A while back, I posted about the value of Facebook as an audience-building tool for non-profits and social causes. My purpose was to counter the argument that organizations shouldn’t consider Facebook a central component of their online strategy, given that it’s become a pay-to-play platform.
Today, I’m going to continue to build the case as to why non-profits, in particular, should focus heavily on Facebook as a marketing channel despite its shortcomings, and specifically, why these organizations should continually aim to grow their page to as many quality likes as possible.
In Facebook’s early days, organizations were right to focus primarily on the amount of followers their page had. Facebook was a new, exciting medium and a revolutionary way to build a targeted online following. Although I don’t have access to early figures, organic reach (i.e. the percentage of fans that saw a post that was not promoted to them via paid advertising) would have been high. I do know that in 2013 - Facebook went public in 2012 - organic reach averaged 16%, meaning that for every 1,000 fans, 160 would see an organization’s post without it having been pushed to them via paid promotion.
As Facebook grew exponentially in popularity, it became saturated with pages and content, and organic reach began to trend downward. This was primarily for two reasons: 1. Facebook had built an enormous user base and began to generate revenue by charging for the opportunity to reach those users; 2. The sheer amount of daily content being added to the platform prevented all posts from being shown to every user, all the time.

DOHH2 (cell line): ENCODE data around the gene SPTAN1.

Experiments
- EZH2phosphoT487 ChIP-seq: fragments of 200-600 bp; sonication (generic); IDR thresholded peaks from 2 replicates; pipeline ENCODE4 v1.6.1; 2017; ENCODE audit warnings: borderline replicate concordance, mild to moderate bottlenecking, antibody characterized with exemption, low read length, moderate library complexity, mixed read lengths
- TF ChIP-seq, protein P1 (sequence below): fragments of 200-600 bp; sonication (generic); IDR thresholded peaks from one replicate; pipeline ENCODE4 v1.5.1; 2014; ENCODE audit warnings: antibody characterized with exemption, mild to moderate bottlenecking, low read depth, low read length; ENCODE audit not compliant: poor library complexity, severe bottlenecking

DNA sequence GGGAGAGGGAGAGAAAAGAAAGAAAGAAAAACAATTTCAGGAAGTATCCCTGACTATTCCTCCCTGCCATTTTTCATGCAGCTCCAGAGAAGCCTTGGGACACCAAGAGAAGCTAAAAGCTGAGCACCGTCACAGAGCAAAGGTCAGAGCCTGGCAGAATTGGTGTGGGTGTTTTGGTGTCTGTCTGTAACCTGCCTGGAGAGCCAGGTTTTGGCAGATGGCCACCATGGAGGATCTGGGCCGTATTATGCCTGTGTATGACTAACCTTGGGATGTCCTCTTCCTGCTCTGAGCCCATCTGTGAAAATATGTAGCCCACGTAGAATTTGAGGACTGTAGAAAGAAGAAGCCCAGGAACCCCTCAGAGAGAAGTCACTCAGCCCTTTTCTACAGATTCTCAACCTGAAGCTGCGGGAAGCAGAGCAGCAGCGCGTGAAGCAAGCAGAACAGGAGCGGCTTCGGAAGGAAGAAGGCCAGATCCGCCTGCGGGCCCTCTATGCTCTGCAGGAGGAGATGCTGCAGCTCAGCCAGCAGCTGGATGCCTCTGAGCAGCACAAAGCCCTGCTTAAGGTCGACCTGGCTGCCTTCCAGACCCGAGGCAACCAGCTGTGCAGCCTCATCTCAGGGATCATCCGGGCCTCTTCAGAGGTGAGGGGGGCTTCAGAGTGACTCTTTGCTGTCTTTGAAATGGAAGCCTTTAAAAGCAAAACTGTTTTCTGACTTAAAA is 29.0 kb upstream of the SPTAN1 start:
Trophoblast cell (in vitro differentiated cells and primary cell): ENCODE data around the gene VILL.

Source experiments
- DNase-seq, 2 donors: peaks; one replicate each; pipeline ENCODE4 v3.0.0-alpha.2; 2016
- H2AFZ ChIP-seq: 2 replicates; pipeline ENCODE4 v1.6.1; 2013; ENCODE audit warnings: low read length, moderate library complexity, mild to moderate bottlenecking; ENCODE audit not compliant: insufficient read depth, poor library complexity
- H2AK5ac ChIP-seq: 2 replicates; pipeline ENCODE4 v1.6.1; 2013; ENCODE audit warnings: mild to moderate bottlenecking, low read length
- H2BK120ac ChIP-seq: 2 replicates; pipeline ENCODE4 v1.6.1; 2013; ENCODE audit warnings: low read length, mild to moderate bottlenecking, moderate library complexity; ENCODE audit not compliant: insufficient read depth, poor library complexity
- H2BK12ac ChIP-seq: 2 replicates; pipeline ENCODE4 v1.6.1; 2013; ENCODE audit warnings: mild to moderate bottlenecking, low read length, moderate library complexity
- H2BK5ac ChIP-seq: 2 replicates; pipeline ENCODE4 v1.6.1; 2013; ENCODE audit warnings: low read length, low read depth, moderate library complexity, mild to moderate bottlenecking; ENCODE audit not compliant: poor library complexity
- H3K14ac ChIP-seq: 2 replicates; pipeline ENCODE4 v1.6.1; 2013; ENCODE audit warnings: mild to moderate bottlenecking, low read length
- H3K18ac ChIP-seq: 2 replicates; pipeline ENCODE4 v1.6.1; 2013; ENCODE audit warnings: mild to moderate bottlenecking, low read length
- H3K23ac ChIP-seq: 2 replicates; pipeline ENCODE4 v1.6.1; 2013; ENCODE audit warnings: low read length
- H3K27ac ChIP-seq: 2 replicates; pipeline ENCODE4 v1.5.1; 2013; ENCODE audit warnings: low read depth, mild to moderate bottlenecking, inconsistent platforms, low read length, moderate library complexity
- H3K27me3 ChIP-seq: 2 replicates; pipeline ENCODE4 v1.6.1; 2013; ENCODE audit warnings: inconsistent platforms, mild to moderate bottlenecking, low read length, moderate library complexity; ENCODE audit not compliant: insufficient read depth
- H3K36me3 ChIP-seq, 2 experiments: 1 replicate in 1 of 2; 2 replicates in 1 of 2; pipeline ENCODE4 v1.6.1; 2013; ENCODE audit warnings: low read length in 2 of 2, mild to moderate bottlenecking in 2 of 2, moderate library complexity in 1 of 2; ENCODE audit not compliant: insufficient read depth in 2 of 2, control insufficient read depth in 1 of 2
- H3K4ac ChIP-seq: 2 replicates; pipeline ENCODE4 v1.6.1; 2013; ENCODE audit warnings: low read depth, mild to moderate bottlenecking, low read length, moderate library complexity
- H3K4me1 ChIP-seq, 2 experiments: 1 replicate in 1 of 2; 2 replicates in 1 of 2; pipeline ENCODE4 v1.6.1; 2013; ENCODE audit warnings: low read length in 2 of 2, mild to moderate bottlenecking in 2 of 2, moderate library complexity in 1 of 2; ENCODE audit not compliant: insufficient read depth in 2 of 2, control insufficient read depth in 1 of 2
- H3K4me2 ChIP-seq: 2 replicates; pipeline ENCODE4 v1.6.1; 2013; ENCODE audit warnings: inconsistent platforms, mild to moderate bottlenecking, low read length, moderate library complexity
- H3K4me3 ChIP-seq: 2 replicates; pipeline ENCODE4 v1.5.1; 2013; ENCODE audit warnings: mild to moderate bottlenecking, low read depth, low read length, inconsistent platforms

Together, these two elements have colluded to change the way most organizations approach Facebook. Facebook page likes, once the holy grail of social media success, have been cast away as pointless. After all, why aim to have 100,000 fans if none of them are participating in the conversation? Instead, the new barometer has become engagement, or how many likes, shares and comments a post receives.
It’s true that if fans are not interacting with your content, your efforts on Facebook are being wasted. But what’s lost in the “engagement-only” argument is that no amount of engagement in the world matters if there isn’t an audience there to engage.
So, keeping in mind that engagement is indeed a critical component of your Facebook efforts, and that you should always aim to acquire quality followers (see more on this below), here’s why you should be focused on building as large a Facebook audience as possible:
This first reason is an obvious one. Facebook is a pay-to-play platform; unless you’re paying to promote your content, about 1–3% of your audience will see your posts. 1% of 100,000 is 1,000. 1% of 500 is 5. Would you rather have 1,000 people see your posts, or 5? It’s simple math — the larger the audience, the larger the organic view — even if that view is only based on a small percentage of the overall fan base.
And if, as some argue, Facebook eventually moves to an entirely advertising-driven platform where organic reach is zero, this logic will still hold. The more fans your page has, the more followers you’ll reach through your paid promotion.
A major source of funding for non-profits comes from entities like foundations and for-profit corporations committed to social causes. Although these organizations give because they are committed to doing good, they themselves want exposure, whether they admit it or not. Given the chance to partner with a non-profit with 3,000 Facebook fans versus one with 100,000 fans, which do you think they’ll choose?